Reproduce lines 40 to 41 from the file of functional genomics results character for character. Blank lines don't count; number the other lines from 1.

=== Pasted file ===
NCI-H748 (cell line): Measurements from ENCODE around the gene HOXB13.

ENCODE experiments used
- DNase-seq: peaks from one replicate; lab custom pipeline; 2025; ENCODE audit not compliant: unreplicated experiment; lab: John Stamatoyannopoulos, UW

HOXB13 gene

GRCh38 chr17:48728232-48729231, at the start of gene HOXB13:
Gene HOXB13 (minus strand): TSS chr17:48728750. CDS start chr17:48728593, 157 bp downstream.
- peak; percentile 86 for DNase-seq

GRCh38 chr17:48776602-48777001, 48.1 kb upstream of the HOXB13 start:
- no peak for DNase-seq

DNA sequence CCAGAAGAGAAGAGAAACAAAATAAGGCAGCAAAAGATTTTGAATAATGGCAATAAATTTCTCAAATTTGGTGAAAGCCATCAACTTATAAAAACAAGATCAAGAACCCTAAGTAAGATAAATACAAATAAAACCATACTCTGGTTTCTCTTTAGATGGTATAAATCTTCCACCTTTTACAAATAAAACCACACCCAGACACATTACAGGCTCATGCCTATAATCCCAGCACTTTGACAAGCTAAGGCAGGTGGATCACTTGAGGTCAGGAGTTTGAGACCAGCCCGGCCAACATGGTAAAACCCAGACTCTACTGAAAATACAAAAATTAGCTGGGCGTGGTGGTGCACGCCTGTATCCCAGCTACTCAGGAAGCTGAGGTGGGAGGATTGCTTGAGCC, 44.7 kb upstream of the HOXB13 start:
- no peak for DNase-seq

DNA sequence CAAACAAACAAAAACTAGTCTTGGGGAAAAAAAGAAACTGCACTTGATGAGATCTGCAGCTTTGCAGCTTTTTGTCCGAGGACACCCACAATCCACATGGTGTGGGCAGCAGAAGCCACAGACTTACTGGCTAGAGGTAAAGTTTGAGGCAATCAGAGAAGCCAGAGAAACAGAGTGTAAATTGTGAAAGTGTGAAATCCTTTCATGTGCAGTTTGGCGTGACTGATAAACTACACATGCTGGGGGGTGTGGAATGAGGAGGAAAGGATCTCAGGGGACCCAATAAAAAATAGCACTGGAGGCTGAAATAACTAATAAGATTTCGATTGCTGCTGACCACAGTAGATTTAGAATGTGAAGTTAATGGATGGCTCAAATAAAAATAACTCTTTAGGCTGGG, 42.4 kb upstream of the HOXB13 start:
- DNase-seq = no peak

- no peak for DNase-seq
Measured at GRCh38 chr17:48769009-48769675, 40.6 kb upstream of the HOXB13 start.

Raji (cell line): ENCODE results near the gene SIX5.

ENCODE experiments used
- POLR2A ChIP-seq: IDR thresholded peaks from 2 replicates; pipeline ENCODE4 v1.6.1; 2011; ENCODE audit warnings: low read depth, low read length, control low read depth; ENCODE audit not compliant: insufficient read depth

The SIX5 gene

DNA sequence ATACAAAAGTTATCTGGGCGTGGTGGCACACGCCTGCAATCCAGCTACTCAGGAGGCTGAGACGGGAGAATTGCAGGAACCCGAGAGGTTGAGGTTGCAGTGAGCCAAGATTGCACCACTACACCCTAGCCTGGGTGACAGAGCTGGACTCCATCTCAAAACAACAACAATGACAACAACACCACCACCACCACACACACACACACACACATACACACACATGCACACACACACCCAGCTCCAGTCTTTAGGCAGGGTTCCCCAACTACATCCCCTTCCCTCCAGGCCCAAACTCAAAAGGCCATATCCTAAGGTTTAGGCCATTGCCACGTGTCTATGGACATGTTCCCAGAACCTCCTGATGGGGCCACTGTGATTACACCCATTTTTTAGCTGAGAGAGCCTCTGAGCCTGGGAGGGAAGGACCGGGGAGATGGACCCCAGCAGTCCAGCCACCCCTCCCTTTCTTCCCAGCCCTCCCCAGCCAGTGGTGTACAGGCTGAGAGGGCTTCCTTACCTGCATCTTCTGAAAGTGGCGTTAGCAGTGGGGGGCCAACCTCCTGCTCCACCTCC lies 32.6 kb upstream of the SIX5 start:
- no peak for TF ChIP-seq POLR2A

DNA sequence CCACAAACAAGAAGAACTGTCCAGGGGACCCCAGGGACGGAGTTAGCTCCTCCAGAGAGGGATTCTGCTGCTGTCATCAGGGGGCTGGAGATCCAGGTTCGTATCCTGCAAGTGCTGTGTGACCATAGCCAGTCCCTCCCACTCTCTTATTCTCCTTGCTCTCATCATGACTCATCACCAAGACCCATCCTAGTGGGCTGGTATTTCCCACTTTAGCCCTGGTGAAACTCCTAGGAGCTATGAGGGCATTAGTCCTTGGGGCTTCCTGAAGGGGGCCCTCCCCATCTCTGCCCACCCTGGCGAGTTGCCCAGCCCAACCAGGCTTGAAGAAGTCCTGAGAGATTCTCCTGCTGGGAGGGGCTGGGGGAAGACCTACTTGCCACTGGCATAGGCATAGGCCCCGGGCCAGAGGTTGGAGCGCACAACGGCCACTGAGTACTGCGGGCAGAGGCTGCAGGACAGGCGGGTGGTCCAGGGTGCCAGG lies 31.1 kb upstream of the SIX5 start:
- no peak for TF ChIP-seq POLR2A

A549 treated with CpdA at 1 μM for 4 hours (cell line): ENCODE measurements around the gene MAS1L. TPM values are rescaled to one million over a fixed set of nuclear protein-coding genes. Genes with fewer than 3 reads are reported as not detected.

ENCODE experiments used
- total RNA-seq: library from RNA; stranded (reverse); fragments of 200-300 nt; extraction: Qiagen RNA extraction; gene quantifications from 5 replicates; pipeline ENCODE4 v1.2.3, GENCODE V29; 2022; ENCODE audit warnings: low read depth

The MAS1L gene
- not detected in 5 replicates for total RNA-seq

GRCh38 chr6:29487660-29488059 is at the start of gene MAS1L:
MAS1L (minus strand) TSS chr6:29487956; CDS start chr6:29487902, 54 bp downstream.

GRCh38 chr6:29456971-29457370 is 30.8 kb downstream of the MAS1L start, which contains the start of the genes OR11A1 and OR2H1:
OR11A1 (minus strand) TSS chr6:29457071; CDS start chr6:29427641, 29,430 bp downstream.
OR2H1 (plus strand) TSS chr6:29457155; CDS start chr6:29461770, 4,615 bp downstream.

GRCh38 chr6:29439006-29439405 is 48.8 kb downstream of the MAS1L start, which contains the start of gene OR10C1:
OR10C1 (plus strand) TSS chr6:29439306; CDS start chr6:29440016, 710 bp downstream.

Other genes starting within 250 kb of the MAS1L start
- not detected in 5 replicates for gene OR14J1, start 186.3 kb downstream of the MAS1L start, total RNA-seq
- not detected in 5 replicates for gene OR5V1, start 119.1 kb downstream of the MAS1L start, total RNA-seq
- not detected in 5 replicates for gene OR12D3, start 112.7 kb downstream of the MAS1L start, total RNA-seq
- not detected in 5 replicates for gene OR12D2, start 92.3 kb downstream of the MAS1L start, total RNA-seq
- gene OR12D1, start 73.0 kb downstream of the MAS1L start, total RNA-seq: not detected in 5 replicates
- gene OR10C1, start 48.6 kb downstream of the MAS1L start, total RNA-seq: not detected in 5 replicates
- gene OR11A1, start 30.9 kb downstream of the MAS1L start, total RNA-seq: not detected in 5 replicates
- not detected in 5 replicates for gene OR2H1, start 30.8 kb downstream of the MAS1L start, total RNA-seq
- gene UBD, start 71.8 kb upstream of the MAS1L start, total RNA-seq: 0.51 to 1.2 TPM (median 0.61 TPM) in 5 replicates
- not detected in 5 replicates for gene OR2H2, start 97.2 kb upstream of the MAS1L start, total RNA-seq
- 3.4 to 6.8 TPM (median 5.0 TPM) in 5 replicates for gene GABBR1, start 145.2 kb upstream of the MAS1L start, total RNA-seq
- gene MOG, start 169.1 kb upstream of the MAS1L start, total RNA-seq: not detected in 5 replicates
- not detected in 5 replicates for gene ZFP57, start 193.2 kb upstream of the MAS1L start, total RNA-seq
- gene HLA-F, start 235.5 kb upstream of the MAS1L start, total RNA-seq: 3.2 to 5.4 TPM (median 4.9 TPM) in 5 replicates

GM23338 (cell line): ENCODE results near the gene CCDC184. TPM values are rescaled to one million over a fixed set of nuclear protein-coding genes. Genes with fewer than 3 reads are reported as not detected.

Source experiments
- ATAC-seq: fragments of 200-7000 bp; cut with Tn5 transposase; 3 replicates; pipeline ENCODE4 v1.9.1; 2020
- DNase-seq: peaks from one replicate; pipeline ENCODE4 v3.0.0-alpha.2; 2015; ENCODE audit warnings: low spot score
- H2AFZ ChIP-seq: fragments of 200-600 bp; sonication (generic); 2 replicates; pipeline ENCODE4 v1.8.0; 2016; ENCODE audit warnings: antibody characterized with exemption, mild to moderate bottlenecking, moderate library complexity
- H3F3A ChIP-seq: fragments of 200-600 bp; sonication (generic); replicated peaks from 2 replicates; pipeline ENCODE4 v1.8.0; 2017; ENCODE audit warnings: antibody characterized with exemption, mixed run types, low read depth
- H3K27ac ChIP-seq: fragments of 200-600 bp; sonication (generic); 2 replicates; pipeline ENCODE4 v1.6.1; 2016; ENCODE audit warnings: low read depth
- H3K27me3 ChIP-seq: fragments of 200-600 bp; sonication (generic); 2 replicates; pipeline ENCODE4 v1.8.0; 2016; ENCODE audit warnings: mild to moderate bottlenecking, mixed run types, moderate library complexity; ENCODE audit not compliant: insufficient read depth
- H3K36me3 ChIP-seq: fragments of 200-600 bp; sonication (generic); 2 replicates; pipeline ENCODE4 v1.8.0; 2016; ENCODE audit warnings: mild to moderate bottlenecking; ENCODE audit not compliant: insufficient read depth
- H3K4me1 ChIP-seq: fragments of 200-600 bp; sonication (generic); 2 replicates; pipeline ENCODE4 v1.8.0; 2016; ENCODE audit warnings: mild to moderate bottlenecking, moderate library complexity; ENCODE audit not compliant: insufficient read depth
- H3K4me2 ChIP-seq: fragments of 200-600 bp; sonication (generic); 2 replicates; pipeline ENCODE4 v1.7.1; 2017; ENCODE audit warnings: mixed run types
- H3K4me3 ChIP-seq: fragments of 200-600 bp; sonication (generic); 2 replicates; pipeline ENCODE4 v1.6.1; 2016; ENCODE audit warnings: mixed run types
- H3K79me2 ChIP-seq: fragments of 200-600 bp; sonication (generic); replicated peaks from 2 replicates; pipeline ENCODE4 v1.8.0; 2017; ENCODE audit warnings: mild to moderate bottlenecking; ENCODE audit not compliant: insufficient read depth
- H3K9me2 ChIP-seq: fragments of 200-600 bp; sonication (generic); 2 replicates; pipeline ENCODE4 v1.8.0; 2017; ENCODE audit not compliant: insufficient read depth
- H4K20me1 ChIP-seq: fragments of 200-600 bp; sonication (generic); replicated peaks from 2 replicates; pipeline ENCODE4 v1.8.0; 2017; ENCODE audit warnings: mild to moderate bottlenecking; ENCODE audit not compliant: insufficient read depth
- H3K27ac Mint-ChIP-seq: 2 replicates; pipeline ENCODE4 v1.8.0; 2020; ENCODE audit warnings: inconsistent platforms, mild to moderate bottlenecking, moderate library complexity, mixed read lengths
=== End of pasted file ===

- not detected in 5 replicates for gene OR12D2, start 92.3 kb downstream of the MAS1L start, total RNA-seq
- gene OR12D1, start 73.0 kb downstream of the MAS1L start, total RNA-seq: not detected in 5 replicates